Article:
Are you a big reader like most Icelanders? What are you reading right now?
No I must admit that I´m not a big reader. I usually just wait until the movie comes out.

You’re 36 – the same age as Roger Federer and Serena Williams. We’re becoming more familiar with athletes like them – and also Christiano Ronaldo at 32 and even Ryan Giggs who only retired from top-flight competition at the age of 40 – coming back from injuries and then enjoying long and successful careers. Do you think this is down to better health awareness and treatment or just a more positive attitude?

I think It´s a little bit of both. To me age is just a number, sure when I have a crash today I feel it a lot more than I did 10 years ago but that doesen´t mean I won´t get right back up and try again.

like I always say “You don´t stop doing those things because you got old, you get old because you stopped doing those things”

Your profile suggests that overall, you prefer freestyle over racing, is this correct? And why?

Yes that´s true. Believe it or not, I´m not and never have been a competitive person.

To me it´s more about enjoying the moment and have fun and that´s what freestyle is all about. Plus I just love inventing new tricks and push my limits.

Nothing beats the feeling of flying through the air to a perfect landing or the feeling of landing a new trick you´ve been thinking about for a long time.

But don´t get me wrong, I really like racing and when I race, I go all in. I´m just as happy whether I win or loose, It´s more about taking part and meeting the other racers that matters to me and If i win, that´s a bonus.

I heard a story that you once competed despite a painful injury, using the adrenaline to power through. Can you tell me more about that? When was it and what motivates you to do that?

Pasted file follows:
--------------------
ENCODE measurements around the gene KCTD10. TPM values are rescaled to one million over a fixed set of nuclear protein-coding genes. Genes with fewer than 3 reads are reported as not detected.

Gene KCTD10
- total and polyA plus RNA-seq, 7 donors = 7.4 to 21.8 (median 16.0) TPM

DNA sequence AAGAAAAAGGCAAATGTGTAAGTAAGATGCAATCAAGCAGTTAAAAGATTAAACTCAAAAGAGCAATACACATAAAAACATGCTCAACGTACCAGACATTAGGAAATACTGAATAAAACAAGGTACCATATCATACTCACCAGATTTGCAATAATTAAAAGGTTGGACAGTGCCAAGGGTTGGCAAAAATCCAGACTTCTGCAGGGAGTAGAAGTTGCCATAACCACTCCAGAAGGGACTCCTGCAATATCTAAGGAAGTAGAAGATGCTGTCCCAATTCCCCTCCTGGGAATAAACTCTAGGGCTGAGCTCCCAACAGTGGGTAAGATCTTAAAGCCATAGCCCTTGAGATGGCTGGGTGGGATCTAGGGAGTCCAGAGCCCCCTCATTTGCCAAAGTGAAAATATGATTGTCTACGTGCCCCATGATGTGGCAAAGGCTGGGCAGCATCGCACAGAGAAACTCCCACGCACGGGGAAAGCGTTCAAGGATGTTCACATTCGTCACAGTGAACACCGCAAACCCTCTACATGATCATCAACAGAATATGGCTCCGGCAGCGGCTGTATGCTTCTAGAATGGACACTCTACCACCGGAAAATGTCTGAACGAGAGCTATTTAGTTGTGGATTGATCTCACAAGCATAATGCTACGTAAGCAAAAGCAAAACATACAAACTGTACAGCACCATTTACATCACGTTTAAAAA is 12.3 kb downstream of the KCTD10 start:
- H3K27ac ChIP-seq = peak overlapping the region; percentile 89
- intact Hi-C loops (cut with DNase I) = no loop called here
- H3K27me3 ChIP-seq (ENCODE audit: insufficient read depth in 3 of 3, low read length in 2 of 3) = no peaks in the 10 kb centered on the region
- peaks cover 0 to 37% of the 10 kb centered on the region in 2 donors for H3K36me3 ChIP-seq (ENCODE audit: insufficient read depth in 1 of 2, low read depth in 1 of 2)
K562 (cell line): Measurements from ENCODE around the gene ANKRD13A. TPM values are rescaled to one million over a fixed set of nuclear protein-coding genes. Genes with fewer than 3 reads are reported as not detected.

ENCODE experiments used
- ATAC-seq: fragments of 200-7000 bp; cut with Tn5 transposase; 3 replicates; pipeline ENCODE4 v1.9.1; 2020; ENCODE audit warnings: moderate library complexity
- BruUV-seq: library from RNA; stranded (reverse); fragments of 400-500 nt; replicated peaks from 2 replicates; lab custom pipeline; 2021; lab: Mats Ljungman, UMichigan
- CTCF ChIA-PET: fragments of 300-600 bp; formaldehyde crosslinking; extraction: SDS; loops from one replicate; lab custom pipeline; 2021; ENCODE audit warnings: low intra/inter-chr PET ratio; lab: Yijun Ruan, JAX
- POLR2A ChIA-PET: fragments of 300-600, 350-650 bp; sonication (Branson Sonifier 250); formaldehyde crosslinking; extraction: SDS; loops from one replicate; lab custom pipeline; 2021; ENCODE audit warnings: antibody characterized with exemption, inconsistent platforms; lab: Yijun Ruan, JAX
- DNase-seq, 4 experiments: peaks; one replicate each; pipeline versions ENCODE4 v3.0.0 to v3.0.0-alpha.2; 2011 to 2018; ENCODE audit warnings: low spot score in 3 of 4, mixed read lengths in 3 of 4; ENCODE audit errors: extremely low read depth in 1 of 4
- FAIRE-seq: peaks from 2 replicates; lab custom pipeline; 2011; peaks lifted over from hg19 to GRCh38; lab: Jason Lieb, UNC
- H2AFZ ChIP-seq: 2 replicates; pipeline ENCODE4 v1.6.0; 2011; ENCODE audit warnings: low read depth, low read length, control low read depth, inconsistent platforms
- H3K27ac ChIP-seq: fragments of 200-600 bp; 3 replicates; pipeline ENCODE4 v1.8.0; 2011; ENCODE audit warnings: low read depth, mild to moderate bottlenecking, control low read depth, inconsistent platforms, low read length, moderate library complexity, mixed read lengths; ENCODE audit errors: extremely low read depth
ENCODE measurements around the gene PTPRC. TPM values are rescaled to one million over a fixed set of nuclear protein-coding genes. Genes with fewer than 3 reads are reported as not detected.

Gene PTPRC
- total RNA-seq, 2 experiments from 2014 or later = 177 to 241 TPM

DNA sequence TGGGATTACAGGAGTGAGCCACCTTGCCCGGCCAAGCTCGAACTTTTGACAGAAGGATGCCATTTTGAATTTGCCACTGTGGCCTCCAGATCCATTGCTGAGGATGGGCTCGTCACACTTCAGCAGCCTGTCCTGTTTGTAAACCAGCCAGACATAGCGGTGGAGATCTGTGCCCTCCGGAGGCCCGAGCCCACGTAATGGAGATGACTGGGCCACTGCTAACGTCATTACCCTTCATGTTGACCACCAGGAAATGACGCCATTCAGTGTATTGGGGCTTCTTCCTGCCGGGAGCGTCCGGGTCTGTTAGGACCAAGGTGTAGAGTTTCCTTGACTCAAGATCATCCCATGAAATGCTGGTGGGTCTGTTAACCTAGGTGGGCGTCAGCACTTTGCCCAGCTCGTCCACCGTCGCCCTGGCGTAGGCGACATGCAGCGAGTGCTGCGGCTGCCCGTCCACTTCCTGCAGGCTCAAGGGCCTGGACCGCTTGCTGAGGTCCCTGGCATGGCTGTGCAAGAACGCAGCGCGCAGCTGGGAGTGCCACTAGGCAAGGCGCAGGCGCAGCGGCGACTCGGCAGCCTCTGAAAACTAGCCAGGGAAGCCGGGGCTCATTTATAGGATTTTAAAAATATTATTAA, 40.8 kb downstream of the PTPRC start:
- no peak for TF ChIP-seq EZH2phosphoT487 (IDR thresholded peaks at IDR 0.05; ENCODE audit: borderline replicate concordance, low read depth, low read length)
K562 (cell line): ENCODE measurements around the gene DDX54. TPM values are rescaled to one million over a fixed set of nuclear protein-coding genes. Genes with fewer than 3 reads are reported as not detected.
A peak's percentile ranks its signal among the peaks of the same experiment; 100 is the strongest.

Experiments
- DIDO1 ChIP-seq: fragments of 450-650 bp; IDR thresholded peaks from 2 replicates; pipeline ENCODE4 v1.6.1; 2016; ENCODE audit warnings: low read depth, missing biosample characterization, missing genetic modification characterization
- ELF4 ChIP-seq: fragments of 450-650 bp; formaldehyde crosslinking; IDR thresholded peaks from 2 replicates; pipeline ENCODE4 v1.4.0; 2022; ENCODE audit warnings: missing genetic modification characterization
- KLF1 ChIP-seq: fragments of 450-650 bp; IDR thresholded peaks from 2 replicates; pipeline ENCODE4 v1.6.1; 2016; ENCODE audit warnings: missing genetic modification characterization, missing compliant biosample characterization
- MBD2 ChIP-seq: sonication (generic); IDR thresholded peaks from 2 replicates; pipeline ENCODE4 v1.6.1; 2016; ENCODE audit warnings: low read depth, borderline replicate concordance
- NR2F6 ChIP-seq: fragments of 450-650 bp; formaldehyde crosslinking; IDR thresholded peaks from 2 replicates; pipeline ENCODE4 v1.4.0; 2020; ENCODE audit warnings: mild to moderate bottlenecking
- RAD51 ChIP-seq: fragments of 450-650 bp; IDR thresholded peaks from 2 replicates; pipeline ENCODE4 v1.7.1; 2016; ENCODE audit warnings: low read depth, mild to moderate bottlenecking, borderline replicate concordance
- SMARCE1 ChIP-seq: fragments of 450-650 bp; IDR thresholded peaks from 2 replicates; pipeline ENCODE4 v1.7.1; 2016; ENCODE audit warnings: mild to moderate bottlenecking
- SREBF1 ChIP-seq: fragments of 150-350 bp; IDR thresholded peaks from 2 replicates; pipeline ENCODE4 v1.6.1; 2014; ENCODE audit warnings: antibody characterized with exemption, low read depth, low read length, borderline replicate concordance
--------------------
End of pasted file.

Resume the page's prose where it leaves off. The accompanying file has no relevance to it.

Oh yeah, that was crazy!

It was March 2016 In Landgraaf Netherlands. It happened in the practice runs before the time trials that I started to feel massive pain in my right thigh and I thought I might have pulled something. Later I would find out that The muscle in my thigh was badly torn. This was a pretty big race. There were some Crashed Ice athletes and like that wasn´t enough The Dallago brothers were also racing. The pain was so bad that I wasn´t sure if I should go on, but being a huge Crashed Ice fan and even bigger Dallago fan  I thought to my self “I´m here and I actually have a chance of racing against those legends” and just being a part of a race against those guys was epic in my mind so I decided to go for it.

I pushed myself through the time trials and ended up with the best or second best time if I recall correctly and when the race itself started the pain was so bad that I was lying on the ground sweating and shaking between runs but every time I was called up to race, adrenaline took over and I gave it all I had.

And somehow I ended up in 2nd place.

After the race I was so pumped up that i decided to take part in the freestyle Jump contest and i got 1st place.

5 Days later i was in Canada and wasn´t sure if I should race. But then i thought to my self “I´m here and i have nothing better to do” so of course I signed up  but only managed to get to semi finals in the race and placed 3rd in the jump contest.

I was super happy with that result and ended up ranking 3rd in the world.

Do you think all snowskaters have unique strengths and weaknesses or is there one specific area, for example: balance, that probably all snowskaters could work on?

It depends on what yo plan to do with your snowskates.
Everybody can learn how to snowskate for the skates are super easy to learn.

But if you want to master your Dogs for example jumping or speed balance and foot strength are key factor.

Are you going to put on a special show when the BONEFIGHT show rolls into town in Iceland this season?

That is of course the plan 😉

And my Shred Dogs freestyle team will also be there so if the conditions are good you might expect some fireworks…